Because Having The Worst Credit Rating Means Illinoisians Pay More To Service Quinn’s Debt

Illinois’ Low Credit Rating Means Taxpayer Pay More In Interest Payments On The State’s Bonds. “Like your cousin who doesn’t pay his bills on time and squanders money he doesn’t have, Illinois is paying the price – in both cash and reputation – for years of ignored warnings about its pension crisis, the worst in the nation. Largely because of its unfunded retirement plans, Illinois has replaced longtime bottom-dweller California as having the lowest credit rating of any state. So when Illinois tries to borrow money, it faces the same problem as the spendthrift cousin: far higher interest rates.”  (Sara Burnett, “Illinois Credit Rating: State’s Worst-In-Nation Rating Costing Taxpayers Millions,” The Associated Press, 6/25/13)

Because Of Illinois’ Poor Credit Rating Under Quinn, Bonds Issued By The State In June Of 2013 Will Cost Taxpayers $130 Million More In Interest Payments Than They Would Have Paid If The State’s Credit Was Better.  “The state got a lower interest rate than budget officials expected Wednesday selling $1.3 billion in bonds for construction projects, but Illinois’ woeful finances means taxpayers here will pay more to borrow money than those in other states. The average interest rate for the bonds was 5.042 percent. In April, the state was able to borrow $450 million at 3.92 percent. Since then, lawmakers and Gov. Pat Quinn were unable to agree in the spring session on money-saving changes to the heavily indebted government worker pension system and the state’s credit rating has taken a hit. The stock market also has been more volatile in the past week. The net effect? Illinois will be on the hook for an extra $130 million over the course of Wednesday’s 25-year loan when compared with states with a AA credit rating.”  (Monique Garcia, “State’s Bad Credit Rating Increases Borrowing Cost,” The Chicago Tribune, 6/26/13)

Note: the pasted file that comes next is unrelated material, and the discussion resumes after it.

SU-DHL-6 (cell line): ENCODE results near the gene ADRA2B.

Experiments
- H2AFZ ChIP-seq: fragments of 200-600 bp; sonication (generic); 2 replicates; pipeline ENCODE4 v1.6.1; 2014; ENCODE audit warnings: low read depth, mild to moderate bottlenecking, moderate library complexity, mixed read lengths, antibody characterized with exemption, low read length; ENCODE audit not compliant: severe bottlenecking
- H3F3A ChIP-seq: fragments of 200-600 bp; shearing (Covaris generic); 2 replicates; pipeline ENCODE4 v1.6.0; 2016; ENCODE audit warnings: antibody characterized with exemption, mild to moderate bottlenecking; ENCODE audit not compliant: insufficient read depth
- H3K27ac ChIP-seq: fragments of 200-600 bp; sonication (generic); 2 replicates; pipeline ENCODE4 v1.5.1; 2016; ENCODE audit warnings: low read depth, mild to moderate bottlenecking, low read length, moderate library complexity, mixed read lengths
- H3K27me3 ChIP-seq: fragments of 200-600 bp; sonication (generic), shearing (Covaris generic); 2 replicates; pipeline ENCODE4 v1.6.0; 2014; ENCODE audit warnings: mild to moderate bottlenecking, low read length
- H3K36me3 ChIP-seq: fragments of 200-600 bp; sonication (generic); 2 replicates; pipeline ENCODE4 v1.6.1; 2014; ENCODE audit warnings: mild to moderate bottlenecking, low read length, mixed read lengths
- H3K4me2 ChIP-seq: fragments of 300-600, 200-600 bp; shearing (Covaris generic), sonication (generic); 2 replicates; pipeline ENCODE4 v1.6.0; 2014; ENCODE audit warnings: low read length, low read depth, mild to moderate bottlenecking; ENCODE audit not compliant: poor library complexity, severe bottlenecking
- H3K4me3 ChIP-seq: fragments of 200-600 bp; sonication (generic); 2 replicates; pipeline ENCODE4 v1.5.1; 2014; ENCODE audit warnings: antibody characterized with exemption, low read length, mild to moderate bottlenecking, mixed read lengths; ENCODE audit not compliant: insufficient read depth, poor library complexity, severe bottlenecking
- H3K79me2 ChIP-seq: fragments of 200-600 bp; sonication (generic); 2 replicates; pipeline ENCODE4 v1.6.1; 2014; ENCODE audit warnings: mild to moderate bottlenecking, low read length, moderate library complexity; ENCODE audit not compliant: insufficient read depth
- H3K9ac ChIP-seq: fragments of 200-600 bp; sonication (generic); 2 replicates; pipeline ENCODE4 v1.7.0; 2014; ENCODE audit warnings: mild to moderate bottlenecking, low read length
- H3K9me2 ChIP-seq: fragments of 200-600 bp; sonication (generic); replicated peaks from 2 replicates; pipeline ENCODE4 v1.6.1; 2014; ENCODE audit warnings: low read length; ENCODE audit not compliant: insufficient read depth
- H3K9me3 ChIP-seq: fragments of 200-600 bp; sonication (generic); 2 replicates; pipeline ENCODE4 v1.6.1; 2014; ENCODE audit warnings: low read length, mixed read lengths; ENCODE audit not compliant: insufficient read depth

Because Even After Quinn’s Pension Reform, Illinois’ Credit Spread Is Still The Highest In The Country – Only Behind U.S. Territory Puerto Rico

“Illinois Still Has The Second Widest Credit Spread Over Municipal Market Data’s Benchmark Scale Among Major Muni Debt Issuers Tracked By The Unit.”  (“Pension Reform Passage Narrows Illinois’ Credit Spread,” Reuters, 12/9/13)

“Topping The List Is Puerto Rico, Which Saw Its Spread Widen 10 Basis Points To 630 Basis Points In The Latest Week.”  (“Pension Reform Passage Narrows Illinois’ Credit Spread,” Reuters, 12/9/13

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Meanwhile Chicago Sun-Times reporter Lynn Sweet tells of a $500,000 contribution to the Democratic Governor’s Association, based in Chicago, from the union United Association.